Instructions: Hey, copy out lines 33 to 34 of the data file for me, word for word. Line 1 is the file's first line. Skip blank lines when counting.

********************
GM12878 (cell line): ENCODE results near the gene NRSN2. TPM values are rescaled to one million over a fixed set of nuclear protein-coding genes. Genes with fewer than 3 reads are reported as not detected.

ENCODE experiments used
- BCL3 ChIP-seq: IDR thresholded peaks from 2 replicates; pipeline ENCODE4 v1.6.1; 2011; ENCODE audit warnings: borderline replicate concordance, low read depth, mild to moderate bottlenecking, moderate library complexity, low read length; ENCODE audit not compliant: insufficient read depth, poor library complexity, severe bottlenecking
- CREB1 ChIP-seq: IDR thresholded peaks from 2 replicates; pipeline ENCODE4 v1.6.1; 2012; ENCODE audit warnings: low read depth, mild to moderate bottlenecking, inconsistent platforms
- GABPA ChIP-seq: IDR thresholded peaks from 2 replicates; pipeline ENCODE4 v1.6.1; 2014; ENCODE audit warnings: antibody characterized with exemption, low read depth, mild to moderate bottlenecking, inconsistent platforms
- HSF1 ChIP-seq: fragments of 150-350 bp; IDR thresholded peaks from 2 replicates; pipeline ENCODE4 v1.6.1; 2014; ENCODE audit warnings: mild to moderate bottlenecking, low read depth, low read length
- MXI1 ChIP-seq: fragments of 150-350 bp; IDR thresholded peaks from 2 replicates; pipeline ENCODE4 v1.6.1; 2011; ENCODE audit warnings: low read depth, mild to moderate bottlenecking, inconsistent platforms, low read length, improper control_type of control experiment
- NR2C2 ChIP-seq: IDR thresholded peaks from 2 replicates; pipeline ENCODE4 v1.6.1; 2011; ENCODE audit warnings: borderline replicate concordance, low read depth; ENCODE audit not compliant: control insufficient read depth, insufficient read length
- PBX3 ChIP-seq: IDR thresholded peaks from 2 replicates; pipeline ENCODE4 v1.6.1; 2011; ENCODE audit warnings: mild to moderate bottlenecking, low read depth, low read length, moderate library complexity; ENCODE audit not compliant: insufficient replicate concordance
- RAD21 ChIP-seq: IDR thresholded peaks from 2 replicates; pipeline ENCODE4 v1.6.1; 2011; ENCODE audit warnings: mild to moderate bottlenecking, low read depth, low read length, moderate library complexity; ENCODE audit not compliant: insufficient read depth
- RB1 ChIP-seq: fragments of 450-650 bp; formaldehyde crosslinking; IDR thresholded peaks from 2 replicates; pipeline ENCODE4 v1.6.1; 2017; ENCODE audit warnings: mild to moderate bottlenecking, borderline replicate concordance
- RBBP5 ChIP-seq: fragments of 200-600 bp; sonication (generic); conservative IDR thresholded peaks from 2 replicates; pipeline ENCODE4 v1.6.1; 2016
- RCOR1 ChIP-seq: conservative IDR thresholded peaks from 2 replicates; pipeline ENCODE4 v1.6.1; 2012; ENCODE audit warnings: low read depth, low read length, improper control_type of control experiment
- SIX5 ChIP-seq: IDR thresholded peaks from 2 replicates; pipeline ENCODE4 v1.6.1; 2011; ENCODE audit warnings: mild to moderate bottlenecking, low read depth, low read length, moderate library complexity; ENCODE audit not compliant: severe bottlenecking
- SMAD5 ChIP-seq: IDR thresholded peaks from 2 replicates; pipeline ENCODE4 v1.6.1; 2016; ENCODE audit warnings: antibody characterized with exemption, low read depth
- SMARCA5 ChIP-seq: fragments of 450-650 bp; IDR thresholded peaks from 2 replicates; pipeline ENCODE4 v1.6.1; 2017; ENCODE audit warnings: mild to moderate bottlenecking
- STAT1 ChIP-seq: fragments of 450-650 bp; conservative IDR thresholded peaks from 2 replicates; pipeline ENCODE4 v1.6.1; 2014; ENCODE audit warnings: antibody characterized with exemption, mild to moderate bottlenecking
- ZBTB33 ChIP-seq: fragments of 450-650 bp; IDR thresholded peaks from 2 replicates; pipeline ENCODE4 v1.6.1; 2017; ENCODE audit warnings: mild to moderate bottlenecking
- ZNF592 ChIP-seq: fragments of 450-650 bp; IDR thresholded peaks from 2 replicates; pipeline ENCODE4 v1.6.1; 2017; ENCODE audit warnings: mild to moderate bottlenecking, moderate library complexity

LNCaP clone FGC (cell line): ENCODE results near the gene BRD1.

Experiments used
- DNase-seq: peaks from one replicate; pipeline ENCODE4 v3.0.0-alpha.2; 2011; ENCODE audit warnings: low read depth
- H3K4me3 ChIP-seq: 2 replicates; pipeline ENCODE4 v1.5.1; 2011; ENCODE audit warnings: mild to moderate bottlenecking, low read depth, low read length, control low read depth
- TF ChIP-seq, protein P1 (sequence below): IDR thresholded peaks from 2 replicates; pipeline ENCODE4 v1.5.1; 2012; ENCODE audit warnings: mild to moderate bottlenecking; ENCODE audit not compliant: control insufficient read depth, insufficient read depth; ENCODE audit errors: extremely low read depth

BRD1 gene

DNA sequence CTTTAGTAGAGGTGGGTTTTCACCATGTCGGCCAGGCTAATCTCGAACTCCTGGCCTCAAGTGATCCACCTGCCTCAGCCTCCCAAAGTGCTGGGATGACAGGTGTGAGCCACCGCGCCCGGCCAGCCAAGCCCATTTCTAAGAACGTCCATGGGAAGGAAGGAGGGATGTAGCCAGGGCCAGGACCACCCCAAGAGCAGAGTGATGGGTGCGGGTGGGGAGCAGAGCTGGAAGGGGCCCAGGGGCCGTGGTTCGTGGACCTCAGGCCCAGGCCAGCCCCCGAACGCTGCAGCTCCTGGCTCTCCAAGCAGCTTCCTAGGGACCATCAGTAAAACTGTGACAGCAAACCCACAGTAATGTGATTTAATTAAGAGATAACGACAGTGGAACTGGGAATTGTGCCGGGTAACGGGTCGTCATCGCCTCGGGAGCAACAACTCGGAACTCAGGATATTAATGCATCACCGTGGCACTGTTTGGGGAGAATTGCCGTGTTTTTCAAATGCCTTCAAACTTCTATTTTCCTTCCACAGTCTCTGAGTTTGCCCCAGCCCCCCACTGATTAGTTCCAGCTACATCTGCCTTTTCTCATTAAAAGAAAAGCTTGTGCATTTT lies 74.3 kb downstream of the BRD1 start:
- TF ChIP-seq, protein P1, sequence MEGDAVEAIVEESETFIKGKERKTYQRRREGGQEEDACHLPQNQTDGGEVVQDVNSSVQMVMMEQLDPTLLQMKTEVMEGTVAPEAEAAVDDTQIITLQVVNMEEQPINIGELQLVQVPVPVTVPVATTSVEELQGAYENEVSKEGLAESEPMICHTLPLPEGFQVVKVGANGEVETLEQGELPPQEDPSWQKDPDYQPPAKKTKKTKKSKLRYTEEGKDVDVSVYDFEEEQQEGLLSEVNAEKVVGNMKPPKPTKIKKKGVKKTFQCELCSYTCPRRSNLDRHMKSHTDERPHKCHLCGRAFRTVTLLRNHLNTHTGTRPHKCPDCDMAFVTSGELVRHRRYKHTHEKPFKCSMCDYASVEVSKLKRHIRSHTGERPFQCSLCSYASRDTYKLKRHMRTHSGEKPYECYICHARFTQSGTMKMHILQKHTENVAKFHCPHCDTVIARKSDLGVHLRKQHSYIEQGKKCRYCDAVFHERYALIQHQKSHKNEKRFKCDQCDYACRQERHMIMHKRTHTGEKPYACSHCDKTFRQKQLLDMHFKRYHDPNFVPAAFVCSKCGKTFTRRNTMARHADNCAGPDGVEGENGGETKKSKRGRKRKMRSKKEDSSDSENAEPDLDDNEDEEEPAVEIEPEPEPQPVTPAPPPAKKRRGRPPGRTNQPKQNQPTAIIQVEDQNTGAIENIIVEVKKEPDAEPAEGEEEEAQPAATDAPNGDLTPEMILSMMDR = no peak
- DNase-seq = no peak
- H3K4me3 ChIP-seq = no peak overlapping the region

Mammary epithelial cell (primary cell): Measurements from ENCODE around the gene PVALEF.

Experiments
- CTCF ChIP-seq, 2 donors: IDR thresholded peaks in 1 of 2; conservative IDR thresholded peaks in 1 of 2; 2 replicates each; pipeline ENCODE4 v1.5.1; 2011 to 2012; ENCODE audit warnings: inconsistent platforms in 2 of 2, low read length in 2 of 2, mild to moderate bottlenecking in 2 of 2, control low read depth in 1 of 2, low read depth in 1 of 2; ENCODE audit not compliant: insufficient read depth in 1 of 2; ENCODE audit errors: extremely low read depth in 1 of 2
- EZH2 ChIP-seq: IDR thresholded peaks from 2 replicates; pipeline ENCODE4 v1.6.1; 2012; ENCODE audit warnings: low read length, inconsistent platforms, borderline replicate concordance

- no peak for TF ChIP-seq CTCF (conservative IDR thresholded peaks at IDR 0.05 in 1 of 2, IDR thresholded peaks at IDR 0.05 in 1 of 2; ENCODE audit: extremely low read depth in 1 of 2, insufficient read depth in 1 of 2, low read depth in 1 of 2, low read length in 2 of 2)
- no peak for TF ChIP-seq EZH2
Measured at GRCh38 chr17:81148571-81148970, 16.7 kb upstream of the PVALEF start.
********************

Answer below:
- EZH2 ChIP-seq: IDR thresholded peaks from 2 replicates; pipeline ENCODE4 v1.6.1; 2012; ENCODE audit warnings: low read length, inconsistent platforms, borderline replicate concordance

- no peak for TF ChIP-seq CTCF (conservative IDR thresholded peaks at IDR 0.05 in 1 of 2, IDR thresholded peaks at IDR 0.05 in 1 of 2; ENCODE audit: extremely low read depth in 1 of 2, insufficient read depth in 1 of 2, low read depth in 1 of 2, low read length in 2 of 2)